"Now, Cain, hold it a minute. Bowstoin's drippin' drunk. He doesn't know what he's saying."

Cain ignored Hue.

"You'd better watch what you let out of your mouth, boy." Cain loomed over to their table, leaning on his fists so that his face was directly in front of Bowstoin's foul breath, their eyes level. The man looked shocked at Cain's sudden anger, but quickly covered it with a cocky self-assuredness that, in Cain's opinion, reeked of the foolishness of the young and soon to suffer.

"I on'y speak what's reckoned ta be true, don' I?" He had the gall to lean in closer to Cain, as if he were calling his bluff.

The others had a better sense of Cain's ire, and leaned back in their chairs as far as they could.

Cain growled threateningly, not letting his eyes leave Bowstoin's. "It seems to me that you and the truth have a pretty rocky relationship, bucko." The throbbing vein in his neck contrasted ominously with his quiet voice.

Bowstoin laughed contemptuously. "Ya know I be right. I hear that ya get yerself some o' 'er…"—he made a lewd gesture—"ever summat oft'n. Youbeen in that witch's briefs fer years, ain't ya?"

The loud screech of chairs sliding heavily against the floorboards startled Bowstoin; he didn't have the wits to move before Cain whipped around the table, fisted his sweat-stained shirt in one hand, and threw him up against the wall with a loud roar. The two men struggled for a moment, sending the delicate wooden plaques banging and cracking to the ground, but the older officer quickly gained the upper hand, thrusting his right arm up to hold Bowstoin's shoulders pinned to the wall and using his left to rip the man's gun out of its holster, check the safety, and send it sliding across the floor. Both were breathing hard with the rush of the fight, but Bowstoin grimaced in fear, and Cain kept his face steady against the anger that threatened to overtake him and, consequently, his enemy.

Bowstoin's gambling buddies stood in a line behind Cain, Hue and Turin with their arms crossed and a hard resignation on their faces, and Kip with a twisted show of teeth—the feral grin of a man hoping for blood.

"I'm going to say this once, you foul, embarrassing excuse for a Tin Man, and then I'm never going to say it again. You say what you want about me. I've got no need for a reputation or for respect from the likes of you. You're a fool of a gunslinger who'll end up shot dead decades before Hue, here, and I lay down our badges; you're a fool and you don't matter. But you will show the queen respect. If you have thoughts about her, thoughts about her and someone else—hell, thoughts about thinking about her—you're going to keep them between yourself and that blessed bullet that brings your death. And if I hear even a whisper of these types of stories running through the ranks—and I don't care how they start—I'm going to hunt you down and I won't give you a second chance. Do you understand me?"

Bowstoin heaved and gulped, trying to gain enough control over his lungs to answer. He was a man who, until this moment, had believed blindly in his own cocky invincibility and who had been explosively and brutally proven the fool. He wasn't able to ground out an answer fast enough for Cain.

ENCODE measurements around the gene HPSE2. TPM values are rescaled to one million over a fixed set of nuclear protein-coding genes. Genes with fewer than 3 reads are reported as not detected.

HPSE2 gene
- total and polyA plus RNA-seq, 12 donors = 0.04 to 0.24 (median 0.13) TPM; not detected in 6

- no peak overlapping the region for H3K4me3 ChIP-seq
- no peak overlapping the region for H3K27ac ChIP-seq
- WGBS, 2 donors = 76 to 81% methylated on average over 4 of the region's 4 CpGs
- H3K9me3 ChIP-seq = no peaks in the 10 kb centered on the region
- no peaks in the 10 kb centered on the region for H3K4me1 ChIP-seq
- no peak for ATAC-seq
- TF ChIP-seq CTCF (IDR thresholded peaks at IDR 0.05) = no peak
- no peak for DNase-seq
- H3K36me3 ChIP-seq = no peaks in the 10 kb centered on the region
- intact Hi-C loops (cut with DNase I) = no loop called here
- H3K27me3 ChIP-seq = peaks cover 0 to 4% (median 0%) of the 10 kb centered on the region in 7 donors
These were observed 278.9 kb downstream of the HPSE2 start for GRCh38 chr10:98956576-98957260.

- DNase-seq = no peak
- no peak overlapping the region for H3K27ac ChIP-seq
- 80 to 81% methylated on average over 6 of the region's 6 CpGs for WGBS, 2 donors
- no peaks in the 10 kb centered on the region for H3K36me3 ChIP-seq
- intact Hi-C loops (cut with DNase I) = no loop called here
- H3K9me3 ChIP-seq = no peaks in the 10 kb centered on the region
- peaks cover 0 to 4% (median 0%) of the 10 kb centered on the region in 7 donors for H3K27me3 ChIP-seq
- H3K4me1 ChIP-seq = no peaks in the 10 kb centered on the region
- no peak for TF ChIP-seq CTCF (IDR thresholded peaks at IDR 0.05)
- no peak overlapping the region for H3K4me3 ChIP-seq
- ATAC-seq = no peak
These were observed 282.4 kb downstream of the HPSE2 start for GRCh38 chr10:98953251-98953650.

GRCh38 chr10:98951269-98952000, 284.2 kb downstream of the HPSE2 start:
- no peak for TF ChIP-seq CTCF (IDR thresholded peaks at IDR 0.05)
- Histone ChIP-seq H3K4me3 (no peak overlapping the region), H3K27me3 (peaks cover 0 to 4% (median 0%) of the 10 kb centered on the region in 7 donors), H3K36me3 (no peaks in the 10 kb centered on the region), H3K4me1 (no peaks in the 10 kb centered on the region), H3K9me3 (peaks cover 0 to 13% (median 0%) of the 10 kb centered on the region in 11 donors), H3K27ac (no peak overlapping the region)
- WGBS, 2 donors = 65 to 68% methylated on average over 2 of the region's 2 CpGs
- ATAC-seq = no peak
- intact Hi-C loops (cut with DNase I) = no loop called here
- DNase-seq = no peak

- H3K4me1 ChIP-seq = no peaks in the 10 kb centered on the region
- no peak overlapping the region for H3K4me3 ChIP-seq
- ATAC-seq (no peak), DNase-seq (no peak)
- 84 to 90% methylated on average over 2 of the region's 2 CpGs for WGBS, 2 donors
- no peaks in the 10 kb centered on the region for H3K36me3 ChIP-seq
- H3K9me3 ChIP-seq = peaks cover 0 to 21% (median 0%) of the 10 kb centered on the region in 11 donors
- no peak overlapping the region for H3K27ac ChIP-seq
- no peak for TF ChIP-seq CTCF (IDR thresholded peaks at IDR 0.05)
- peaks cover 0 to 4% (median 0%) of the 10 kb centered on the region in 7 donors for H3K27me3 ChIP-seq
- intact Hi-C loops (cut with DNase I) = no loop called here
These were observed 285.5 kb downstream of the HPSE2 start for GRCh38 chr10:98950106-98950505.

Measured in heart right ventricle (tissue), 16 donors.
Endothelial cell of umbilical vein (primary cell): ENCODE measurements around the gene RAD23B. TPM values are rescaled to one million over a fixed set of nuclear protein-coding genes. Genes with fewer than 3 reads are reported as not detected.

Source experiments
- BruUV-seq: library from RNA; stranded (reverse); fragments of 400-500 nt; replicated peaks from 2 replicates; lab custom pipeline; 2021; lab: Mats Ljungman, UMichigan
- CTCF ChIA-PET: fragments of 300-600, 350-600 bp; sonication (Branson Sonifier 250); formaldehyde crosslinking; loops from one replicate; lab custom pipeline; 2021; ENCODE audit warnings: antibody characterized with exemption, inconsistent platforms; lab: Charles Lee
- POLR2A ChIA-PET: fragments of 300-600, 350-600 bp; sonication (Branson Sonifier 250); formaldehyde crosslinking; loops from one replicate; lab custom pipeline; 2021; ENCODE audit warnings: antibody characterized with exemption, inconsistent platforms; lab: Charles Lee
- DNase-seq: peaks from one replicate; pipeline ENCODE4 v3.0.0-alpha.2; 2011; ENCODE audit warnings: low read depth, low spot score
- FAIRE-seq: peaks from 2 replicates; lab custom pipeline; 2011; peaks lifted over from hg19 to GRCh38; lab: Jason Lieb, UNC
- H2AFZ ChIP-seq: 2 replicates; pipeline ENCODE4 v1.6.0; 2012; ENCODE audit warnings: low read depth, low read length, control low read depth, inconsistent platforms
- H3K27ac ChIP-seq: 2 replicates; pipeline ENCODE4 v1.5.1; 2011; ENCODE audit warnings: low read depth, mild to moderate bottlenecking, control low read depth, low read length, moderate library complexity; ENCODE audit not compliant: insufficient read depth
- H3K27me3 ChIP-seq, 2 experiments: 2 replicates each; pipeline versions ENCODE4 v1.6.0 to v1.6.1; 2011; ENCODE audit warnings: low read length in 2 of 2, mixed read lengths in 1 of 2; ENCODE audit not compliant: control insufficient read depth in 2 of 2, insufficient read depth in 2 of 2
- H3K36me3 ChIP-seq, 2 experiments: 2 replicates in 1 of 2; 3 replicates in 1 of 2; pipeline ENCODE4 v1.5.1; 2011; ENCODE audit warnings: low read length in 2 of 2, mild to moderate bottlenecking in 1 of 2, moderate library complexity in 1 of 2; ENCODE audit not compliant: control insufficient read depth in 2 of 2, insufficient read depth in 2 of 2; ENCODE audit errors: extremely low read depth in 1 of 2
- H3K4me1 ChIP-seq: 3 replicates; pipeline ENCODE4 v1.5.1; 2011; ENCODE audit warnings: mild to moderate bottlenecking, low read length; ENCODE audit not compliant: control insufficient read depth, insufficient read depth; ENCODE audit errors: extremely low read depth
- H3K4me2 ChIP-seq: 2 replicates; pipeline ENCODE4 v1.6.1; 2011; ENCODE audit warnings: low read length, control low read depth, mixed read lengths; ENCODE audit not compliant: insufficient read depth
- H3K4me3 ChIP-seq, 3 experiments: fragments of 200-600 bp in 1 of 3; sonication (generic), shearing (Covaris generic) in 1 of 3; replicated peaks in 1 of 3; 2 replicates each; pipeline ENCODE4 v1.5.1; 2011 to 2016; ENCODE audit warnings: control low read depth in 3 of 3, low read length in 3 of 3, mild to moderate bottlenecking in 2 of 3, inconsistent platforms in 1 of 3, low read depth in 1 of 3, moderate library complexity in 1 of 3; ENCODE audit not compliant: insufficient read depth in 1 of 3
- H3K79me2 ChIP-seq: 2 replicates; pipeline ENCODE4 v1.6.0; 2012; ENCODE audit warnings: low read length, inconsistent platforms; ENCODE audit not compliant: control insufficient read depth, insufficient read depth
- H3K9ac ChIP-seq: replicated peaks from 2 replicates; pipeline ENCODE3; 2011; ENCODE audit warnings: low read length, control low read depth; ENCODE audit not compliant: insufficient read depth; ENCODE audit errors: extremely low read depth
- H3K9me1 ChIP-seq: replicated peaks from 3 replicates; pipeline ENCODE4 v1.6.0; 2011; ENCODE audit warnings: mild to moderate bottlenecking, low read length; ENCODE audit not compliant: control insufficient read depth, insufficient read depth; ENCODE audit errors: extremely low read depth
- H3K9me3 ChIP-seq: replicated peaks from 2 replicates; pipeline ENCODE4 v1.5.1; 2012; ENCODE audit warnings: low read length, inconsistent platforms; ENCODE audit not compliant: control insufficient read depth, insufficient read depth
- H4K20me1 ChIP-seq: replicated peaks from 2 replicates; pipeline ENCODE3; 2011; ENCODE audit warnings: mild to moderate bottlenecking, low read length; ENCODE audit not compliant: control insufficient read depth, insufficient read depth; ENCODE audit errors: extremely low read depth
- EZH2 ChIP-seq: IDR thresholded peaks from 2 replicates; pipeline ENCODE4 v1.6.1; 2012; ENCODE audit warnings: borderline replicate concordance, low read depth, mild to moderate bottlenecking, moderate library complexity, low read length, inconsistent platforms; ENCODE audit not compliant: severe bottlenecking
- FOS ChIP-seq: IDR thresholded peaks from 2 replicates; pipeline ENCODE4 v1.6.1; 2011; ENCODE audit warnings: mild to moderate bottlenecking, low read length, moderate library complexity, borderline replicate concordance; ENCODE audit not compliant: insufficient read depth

He shoved him against the wall again impatiently. "Do you understand me, Tin Man?"

"Ye…ye, yes! I do. I…I do understand ye!" Bowstoin was still heaving for breath, caught between Cain's iron arm and the unforgiving wall, but with a final grunt, Cain dropped him. He fell to the floor in a scrambling heap.

Cain stood tensely, and the rest of the bar followed suit, unwilling to break the silence until the man's wrath had uncoiled. When Cain did move, he calmly stepped toward the bar and pulled out his wallet to pay for the whiskey. Bit by bit, the room pulled itself back to habit; the card players, setting up their chairs and resuming their game, ignored Bowstoin completely.

"Sorry about that, Bob." Cain's voice was gruff; though he looked wholly unmoved, he was obviously still battling his anger.

"Well, I'd agree that you should be sorry, Wyatt, but even I can admit that the fool asked for it." Grumming saw the amount of money Cain was pulling out of the leather pouch and waved his hands. "No, no. Those plaques are worthless, you know it well as I. You did me a favor getting rid of that monstrous green one. Can't just throw 'em out, the Mystic Man sending 'em my way and all, years ago, but they're ugly enough to make a grown man sob in shame every time he opens shop."

Cain knew Grumming treasured those gifts, but understood the sentiment. He grinned stonily and opened his mouth to answer, but was silenced by a call from the door.

"Cain! Mr. Wyatt Cain!"

Both Cain and Grumming looked towards the stairs that led up to the street level. A young kid in the garb of a Tin Man, still pock-faced and gangly, peered eagerly into the pub. Cain gave Grumming a look and moved towards the boy.

"I'm your man."

"Yessir. The Judician has requested your presence up at midtown, sir."

Cain's eyes narrowed. "Did he say why?"

"No…no, sir." The young Tin Man looked as eager and nervous as a retriever pup. "But he wanted you right away."

"All right, then. Thank you for the message…." He gestured for the boy's name.

"Roger, sir. Roger Duchamps." Roger glowed under the older and, frankly, famous Tin Man's recognition. Cain could see that he needed to have his star-struck, Tin-Man-the-hero fantasies snuffed out as quickly and efficiently as possible. Gumming's pub would suit to start.

"Well, thank you, Roger. Hey, go grab an ale. First one's free." He caught Grumming's attention one last time, miming that he should put the young officer's drink on his tab, and the barkeep nodded back. Looking at Roger again, he added, "Any of these guys will let you in their next deal, I'm sure. Just stay away from that idiot Bowstoin peeling himself off the floor, there. He's no good."

With a serious nod to the new Tin Man, Cain leapt up the stairs to reclaim his mount, consciously ignoring Bowstoin as the bastard slunk his way, alone, out the front door of the Aluminium. In a painful moment of resigned self-awareness, Cain knew that the next time he had a quiet hour with himself and his thoughts, he'd have to tend to the old wound that Bowstoin had so carelessly torn open.

Until that hour, he had work to do.


Author's note: Hi, all! I truly hope you've enjoyed this. I promise that this is an SGA crossover; the story just happens to commence in the Outer Zone. Because I'm an unfortunately busy graduate student, I can only promise to update once a week. However, if things come together quickly, I might be able to move faster than that.

Please do send me your thoughts, ideas and criticisms. Reviews are so very much appreciated!